Cultural Differences in bathrooms

One of the complaints Big Sur residents have about our tourists is the failure to use bathroom facilities, but to turn our entire coast into a bathroom.

I have traveled a fair bit, and often times to countries not as advanced as ours. I always carry my own tp in another country unless I am staying in a hotel that caters to western travelers.

One of my readers has been meaning to send me this article, Lana Weeks, which I found fascinating. I have not traveled to India, only Europe, Peru, Morocco, Greece, Egypt, Kenya, Tanzania, Zanzibar, New Zealand, Mexico. Some of these have had different toilet etiquette than we have at home, but it has been easy to adjust. I had never really thought about all this when we are facing this health issue on our coast, but it is time we do.


So, I did a bit of research on line, and found this sign meant for people from other cultures who are not used to western toilets.


But even more fascinating is a comparison of the different bathroom etiquettes in different parts of the world. I have known and experienced outdoor toilets in Paris in the mid-60’s, the whole in the floor toilets in many of my stops, and no toilet paper in most. But for a comparison of different provisions re toilet facilities, nothing beats this comparison.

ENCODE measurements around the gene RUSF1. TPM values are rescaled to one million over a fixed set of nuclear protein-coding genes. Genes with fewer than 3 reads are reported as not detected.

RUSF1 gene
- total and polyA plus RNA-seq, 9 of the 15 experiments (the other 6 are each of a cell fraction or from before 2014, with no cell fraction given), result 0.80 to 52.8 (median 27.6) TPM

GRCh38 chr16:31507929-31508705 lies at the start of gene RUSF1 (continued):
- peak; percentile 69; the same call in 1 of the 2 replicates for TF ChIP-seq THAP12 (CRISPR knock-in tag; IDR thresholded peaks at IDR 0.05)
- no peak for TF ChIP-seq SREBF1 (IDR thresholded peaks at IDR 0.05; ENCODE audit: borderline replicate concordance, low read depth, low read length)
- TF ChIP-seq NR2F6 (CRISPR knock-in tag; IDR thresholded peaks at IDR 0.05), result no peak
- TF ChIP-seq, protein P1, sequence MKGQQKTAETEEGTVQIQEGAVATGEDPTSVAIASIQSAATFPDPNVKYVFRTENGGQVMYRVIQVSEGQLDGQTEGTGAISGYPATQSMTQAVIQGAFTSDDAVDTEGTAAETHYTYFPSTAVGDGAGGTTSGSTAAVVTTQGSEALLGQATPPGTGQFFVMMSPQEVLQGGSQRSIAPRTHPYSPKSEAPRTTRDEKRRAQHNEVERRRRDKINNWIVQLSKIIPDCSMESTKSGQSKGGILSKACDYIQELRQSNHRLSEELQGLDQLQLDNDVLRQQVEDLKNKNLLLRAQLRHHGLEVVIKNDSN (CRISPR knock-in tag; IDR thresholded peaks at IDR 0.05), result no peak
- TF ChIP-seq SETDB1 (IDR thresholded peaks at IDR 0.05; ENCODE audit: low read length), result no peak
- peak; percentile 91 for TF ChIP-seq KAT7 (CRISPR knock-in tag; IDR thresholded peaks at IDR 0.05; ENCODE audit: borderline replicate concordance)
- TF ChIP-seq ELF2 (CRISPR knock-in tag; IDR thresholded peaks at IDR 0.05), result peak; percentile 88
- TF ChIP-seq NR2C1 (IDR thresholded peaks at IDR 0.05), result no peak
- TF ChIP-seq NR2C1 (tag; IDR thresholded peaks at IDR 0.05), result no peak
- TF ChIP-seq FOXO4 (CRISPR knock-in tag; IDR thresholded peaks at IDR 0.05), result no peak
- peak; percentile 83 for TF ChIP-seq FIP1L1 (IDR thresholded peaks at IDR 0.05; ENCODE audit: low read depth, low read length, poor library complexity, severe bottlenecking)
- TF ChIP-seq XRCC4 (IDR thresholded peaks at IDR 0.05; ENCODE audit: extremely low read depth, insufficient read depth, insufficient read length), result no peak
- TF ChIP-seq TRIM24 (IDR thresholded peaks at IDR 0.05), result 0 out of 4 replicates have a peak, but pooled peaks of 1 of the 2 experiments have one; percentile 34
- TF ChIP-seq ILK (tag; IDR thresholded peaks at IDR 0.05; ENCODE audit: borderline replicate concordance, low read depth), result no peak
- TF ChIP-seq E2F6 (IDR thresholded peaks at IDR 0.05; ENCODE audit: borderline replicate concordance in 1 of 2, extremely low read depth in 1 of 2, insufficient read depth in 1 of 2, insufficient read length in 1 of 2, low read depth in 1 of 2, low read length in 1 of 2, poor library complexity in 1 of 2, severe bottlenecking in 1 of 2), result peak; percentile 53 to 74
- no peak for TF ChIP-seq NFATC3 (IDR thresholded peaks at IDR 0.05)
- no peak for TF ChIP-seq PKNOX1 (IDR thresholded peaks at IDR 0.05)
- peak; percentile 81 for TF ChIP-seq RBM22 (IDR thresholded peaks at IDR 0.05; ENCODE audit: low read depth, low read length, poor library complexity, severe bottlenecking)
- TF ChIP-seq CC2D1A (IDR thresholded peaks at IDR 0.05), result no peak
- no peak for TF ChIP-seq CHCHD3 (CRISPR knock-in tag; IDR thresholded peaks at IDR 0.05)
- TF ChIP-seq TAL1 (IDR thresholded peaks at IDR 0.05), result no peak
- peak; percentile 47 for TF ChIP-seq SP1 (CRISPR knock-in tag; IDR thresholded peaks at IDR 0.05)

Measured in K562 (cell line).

Until we understand cultural differences and address them, we will never resolve our “Big Sur as a toilet” issue with all the international tourists we attract. Something to think about… Maybe we don’t merely need to make it known WHERE bathrooms are, but how to use them.


~ by bigsurkate on July 29, 2017.

8 Responses to “Cultural Differences in bathrooms”

  1. Kate,

    For Big Sur wouldn’t Ed. 3 “How to sh!t in the Woods?” by Kathleen Meyer be more of an appropriate subject : ) ..


  2. BUT they don’t go in the woods, they go on the side of the road and in people’s driveways. Anyone have a primer on that??


  3. DIAPERS issued at the Big Sur Drive TOLL BOOTH ???!!!


  4. Regine, you made me laugh!


  5. Kate, You made my day.


  6. I love when that happens, Regine.


  7. On a practical note: I have known many non-Americans to be confused by our euphemistic use of the word “bathroom”. Apparently, many Americans consider it a more polite term than “toilet”. However, often there is no bath in the “bathroom”, and those that are looking for a toilet don’t necessarily need a bath. In any case, I find the word “toilet” is more widely used and easily understood. I suggest using “toilet” on any signage, as it may be more effective.


  8. Sample of multiple languages for recycle bins at Zion Park. How about a similar sign for toilet etiquette complete with drawings and a kiosk with toilet paper and poop bags at inflated prices on sale in the Molera parking area?


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